Bad Software is NOT Our Fault

I’ve recently read Bozhidar Bozhanov’s (aka Bozho) article Bad Software is Our Fault. It’s been bugging me ever since. Putting aside the catchy title, the content feels wrong, and in my opinion, it is wrong, deeply wrong. And in the following I’ll give the reasons why. I recommend reading Bozhanovs article before you carry on with this one.

Some introductory words

Before I start, let me introduce Bozhidar Bozhanov: he is definitely not your average Joe, many of you might know him. He’s got a pretty impressive résumé, he is one of the highest-ranking StackOverflow members and on his blog he has some nice high-quality content. So, if a guy like Bozhidar Bozhanov writes

I’m pretty sure it’s our [the developer’s] fault that software is bad, and no amount of blaming the management, the budget, the timing, the tools or the process can eliminate our responsibility.

irrespective of how wrong it might sound or feel, you have to ask yourself: might he be right?

Let’s see what he has to say.

“Bad Software is Our Fault”

His article starts with a hyperbole stating that bad software is omnipresent arguably every piece of software being bad. An explicit definition of what is to be considered bad software is missing, but we can assume that the most important criteria from the author’s perspective are fragility of the code (at least partly expressed as missing tests), presence of bugs and security problems. And why are we as developers to blame for bad software? Because it’s the developers who know the importance of good software and the implications of bad code and it’s our responsibility to create good software.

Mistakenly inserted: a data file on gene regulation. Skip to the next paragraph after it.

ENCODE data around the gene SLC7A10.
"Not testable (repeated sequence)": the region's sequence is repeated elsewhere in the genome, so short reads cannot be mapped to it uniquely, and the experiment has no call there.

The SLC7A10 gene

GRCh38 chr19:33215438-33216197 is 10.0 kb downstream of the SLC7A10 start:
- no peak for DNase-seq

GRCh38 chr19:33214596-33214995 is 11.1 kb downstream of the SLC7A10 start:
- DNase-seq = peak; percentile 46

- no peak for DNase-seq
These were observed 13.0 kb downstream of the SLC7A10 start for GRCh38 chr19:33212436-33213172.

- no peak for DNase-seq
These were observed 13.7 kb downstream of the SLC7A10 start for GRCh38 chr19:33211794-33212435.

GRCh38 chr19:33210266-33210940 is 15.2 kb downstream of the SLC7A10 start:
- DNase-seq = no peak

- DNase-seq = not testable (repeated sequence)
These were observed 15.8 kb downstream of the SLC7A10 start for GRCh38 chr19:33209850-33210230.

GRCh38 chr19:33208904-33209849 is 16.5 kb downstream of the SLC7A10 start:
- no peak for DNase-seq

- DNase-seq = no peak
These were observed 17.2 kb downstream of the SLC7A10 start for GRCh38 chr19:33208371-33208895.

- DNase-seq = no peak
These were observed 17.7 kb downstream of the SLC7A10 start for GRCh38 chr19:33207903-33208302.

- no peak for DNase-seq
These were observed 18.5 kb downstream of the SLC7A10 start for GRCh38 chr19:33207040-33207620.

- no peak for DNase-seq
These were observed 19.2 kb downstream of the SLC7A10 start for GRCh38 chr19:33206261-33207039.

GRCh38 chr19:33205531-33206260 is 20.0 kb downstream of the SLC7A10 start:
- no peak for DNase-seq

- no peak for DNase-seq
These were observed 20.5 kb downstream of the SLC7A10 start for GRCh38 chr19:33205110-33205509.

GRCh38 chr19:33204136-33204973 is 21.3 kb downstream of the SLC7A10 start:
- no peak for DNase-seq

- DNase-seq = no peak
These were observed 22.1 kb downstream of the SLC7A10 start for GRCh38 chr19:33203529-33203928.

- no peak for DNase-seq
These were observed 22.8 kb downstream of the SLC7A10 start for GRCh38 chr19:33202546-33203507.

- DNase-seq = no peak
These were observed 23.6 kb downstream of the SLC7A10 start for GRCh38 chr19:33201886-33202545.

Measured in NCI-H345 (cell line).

Bozhanov is aware of possible counterarguments and acknowledges that the whole problem is “actually complicated” but still stresses that the developers are mainly the ones to blame. I very much doubt this is really his conviction, that the developers are the real bad guys here, but I’ll come to this later.

Is Bozhanov right?

Fact is, that there is a lot of badly written software in the above stated sense out there. And we are constantly producing more. Fact is also, that many software projects go wrong. Furthermore, it’s also a fact, that there is generally a great amount of frustration involved when building larger systems.

But: bad software is not our fault.

There surely are cases when a single developer or a group of engineers can be blamed for a deplorable outcome. But these are in my opinion exceptions. It’s a very complex system, socially and technologically speaking, in which the building of software takes place. And I think you can safely make an analogy between people, societies and historically grown large codebases. They all contain odd or unnecessary parts, contradictions, rectifications and who knows what. But they also have a positive commonality: they all work! Some work better than others, of course. But I’ll come to this later.

Let’s see whose fault it is, first.

The problem with responsibility

Philosophically speaking, you could safely argue in most cases in life that everything is everybody’s fault: it’s the individual, but also the context and the society and the culture and the historical development and who knows what. Such an argument is meaningless if you need a halfway realistic solution to a concrete problem.

When building software, you have a series of relevant people besides the techies: managers, product owners and customers. They all greatly influence the outcome. They often directly influence the hopefully beautifully shiny user interface and generally indirectly the structure of the code, the number of tests, security and so on and so forth.

There is also the company’s culture and its organization – let’s not forget the greatly popularized Law of Conway:

Any organization that designs a system (defined broadly) will produce a design whose structure is a copy of the organization’s communication structure.

There is the broader societal culture (including education) and the current technological best practices. They all have a more or less direct or indirect, but ultimately decisive, impact on our software.